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Default Re: Where would you have taken the series if Ledger hadn't died?

I honestly have no idea how to answer this question.

I adore the tone and feel of TDKR and I don't necessarily feel Joker would have fit into it tonally. It's very much got that sweeping, epic Lawrence of Arabia vibe that fits a LoS story like a glove. Similarly to how I don't think The Joker would've fit into Batman Begins. TDK was carved out to be his shining moment. It's hard to justify a story reason for him to return when we already had the ultimate Joker movie that said pretty much everything that needed to be said about The Joker.

But of course, like any fan I would've loved to have seen more of Heath in the role, so it's a conundrum.

The only real idea I have that could co-exist with the current TDKR story that I love is to maybe start the movie with The Joker's execution coinciding with the Harvey Dent Day celebration. It could be a similar thing where the city is sort of congratulating itself for cleaning itself up and executing The Joker would be a symbolic victory for Gotham. I think even though it'd be a short cameo, you could give The Joker some bone-chilling last words. Something about Gotham living a lie, and how Harvey Dent Day is the biggest joke of all and he'll regret not being around for the punchline. And then something about how Harvey's his masterpiece but sometimes an artist has to die before they're truly appreciated. Obviously this would raise some eyebrows and set up the eventual reveal from Bane.

So yeah, maybe that...then everything else plays out pretty much as is.

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Old 08-06-2013, 04:16 PM   #22
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Default Re: Where would you have taken the series if Ledger hadn't died?

^ The only problem with that is that they legally wouldn't be able to give the Joker the death penalty due to him being insane. Sure that this is a fictional universe but I felt that the politics of this universe were always for the most part very real (minus the Dent Act which I take issue with but to each his own). Plus if Gotham had really become Metropolis - crime free, peaceful, clean, etc. - I really don't see them publicly breaking the law like that.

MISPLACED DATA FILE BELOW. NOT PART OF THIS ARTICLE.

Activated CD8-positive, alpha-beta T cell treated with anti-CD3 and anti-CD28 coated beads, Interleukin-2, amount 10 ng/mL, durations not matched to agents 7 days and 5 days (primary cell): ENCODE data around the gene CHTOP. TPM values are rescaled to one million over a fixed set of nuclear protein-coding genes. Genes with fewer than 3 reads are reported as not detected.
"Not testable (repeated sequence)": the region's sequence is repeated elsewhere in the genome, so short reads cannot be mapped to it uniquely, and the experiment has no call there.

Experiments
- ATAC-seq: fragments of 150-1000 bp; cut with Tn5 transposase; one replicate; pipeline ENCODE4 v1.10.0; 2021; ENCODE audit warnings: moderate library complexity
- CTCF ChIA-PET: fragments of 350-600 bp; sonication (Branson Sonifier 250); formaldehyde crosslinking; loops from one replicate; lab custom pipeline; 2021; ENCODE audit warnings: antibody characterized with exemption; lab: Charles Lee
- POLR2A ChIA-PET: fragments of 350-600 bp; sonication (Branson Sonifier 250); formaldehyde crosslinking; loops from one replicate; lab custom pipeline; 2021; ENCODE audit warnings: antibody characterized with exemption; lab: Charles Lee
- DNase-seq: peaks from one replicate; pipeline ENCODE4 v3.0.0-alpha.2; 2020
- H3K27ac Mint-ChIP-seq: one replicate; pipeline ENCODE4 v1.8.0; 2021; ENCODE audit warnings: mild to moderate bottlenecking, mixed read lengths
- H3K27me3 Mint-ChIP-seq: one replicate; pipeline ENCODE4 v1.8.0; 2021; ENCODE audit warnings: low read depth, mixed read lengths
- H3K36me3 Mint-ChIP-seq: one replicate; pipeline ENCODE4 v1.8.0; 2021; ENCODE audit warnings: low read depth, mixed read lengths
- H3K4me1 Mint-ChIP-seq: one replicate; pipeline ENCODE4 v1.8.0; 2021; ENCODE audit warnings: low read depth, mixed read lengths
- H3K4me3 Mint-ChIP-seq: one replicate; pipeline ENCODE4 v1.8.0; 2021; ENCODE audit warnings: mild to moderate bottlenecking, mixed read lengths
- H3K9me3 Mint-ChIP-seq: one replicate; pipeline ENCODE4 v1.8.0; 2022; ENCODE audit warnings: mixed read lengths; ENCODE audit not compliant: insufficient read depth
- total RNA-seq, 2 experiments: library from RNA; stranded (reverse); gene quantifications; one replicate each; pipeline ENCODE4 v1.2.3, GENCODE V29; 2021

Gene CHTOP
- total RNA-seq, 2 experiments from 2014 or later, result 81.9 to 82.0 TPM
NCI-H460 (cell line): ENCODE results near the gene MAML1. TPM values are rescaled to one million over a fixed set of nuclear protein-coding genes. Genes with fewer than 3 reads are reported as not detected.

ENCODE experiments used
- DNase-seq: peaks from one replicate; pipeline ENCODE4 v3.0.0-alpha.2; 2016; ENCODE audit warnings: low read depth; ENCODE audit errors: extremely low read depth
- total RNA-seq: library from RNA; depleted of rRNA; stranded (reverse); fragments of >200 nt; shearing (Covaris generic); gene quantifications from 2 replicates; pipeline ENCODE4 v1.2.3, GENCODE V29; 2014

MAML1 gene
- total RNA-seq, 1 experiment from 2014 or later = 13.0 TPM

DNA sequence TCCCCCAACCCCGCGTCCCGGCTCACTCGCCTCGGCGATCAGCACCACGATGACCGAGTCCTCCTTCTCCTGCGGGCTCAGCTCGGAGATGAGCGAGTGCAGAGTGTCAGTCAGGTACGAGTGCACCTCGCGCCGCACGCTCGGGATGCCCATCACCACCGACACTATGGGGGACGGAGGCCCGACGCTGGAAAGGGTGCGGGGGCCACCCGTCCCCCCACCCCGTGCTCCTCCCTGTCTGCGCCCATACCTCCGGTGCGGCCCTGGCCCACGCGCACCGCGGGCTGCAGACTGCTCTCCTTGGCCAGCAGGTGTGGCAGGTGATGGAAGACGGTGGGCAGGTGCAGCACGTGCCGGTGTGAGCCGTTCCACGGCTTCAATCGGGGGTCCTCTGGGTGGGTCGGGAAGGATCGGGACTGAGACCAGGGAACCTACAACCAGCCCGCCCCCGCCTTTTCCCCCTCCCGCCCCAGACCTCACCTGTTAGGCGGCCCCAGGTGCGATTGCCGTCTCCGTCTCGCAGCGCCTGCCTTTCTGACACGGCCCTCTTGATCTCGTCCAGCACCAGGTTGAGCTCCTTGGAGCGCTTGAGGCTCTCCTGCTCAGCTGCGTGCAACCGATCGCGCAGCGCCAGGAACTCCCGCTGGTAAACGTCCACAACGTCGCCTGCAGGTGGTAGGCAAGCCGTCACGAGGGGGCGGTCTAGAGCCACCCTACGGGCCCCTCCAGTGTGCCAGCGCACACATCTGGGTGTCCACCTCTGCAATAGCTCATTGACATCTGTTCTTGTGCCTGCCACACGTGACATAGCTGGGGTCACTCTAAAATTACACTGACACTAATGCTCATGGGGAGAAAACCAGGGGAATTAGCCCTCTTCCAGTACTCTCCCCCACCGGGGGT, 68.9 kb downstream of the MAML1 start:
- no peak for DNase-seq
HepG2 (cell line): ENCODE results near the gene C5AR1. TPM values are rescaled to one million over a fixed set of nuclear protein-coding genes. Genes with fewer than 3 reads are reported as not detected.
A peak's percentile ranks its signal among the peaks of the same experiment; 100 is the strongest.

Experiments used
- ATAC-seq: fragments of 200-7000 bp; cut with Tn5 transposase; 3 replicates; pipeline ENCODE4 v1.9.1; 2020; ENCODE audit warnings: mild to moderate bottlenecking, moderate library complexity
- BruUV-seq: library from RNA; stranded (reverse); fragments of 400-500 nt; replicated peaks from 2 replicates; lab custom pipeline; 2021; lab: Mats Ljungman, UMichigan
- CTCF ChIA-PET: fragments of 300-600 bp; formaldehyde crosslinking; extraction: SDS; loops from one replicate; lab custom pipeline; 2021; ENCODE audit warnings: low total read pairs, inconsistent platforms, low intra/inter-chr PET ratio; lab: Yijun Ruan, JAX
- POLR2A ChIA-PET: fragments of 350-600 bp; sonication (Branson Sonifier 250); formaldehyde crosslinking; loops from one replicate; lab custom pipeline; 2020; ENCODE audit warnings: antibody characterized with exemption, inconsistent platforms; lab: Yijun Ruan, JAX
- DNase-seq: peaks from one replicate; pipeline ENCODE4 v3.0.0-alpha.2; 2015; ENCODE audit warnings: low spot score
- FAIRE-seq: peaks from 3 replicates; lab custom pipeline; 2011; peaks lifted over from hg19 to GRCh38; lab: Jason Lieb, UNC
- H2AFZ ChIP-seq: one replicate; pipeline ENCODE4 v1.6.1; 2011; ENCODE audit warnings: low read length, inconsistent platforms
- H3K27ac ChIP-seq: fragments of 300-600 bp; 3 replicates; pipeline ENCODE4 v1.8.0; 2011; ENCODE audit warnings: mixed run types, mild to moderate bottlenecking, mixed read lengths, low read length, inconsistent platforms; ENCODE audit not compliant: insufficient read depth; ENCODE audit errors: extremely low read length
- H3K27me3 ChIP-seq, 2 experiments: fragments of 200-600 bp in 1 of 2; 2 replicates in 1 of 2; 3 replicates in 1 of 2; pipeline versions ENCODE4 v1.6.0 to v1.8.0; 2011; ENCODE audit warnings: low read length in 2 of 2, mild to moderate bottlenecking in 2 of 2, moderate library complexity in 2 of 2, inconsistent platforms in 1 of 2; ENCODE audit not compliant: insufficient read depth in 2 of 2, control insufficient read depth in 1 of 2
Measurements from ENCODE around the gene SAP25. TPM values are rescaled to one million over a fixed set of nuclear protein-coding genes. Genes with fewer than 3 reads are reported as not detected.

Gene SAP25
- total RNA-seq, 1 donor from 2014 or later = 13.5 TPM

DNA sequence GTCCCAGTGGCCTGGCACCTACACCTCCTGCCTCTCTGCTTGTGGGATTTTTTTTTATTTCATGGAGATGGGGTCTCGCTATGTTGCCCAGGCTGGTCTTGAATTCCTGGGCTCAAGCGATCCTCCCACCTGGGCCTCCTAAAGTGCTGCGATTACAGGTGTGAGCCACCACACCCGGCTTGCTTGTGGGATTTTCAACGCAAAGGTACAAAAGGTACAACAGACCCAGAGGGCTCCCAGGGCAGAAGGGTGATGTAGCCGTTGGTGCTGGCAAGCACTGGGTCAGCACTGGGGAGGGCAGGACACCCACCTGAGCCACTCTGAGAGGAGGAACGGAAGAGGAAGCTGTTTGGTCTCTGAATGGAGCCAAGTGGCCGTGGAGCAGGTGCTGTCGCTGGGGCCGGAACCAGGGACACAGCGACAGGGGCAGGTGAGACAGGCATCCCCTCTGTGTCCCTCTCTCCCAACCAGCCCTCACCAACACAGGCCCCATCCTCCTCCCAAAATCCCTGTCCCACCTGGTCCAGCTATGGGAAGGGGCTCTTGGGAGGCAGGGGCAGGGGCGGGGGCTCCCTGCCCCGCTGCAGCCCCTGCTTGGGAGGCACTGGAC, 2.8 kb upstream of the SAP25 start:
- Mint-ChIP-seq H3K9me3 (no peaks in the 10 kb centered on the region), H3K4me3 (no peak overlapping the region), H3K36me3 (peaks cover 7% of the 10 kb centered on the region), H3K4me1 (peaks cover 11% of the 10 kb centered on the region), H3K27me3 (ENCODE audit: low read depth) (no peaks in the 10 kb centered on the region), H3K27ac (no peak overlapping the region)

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Old 08-06-2013, 04:24 PM   #23
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Default Re: Where would you have taken the series if Ledger hadn't died?

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^ The only problem with that is that they legally wouldn't be able to give the Joker the death penalty due to him being insane. Sure that this is a fictional universe but I felt that the politics of this universe were always for the most part very real (minus the Dent Act which I take issue with but to each his own). Plus if Gotham had really become Metropolis - crime free, peaceful, clean, etc. - I really don't see them publicly breaking the law like that.
Yeah, my intention there was to play into the whole harshness and "police state" vibe of the Dent Act. I'd like to think The Joker would find some sick irony in the whole thing and have one big final laugh before he bit the dust (It would be amazing if he snapped his own neck in a nod to DKR before they could inject or electrocute him).

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Old 08-07-2013, 07:33 AM   #24
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Default Re: Where would you have taken the series if Ledger hadn't died?

I personally find it frustrating that you can't get a straight answer from Nolan and company about the 3rd film. Not one interviewer has ever asked if there had been any plans to bring the Joker back and Nolan doesn't seem to offer up the information on his own. Some interviews say that they took it one film at a time, that nothing was layed out, that they gave everything in each film with no sequel bait. Other interviews I've read said that there were at least some groundwork that they had in mind for the trilogy. I believe it was Nolan's brother that said the final scene was something that they had discussed very early on. I believe Nolan and company, particularly Nolan loves to be evasive.

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Old 08-07-2013, 08:37 AM   #25
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Default Re: Where would you have taken the series if Ledger hadn't died?

It's quite possible that Nolan simply didn't know whether or not The Joker would factor into the third film.

I don't think leaving him alive was meant to be a cliffhanger, it's that way because it works best for the story. Joker was trying to get Batman to kill him and break his rule, Batman's 'victory' is in not killing him.

I truly don't think Nolan has an answer. Like he said, Heath created a performance you'd want to see 10 movies of. It's likely he would have put him in the sequel. But I doubt they had any specific plans laid out for him.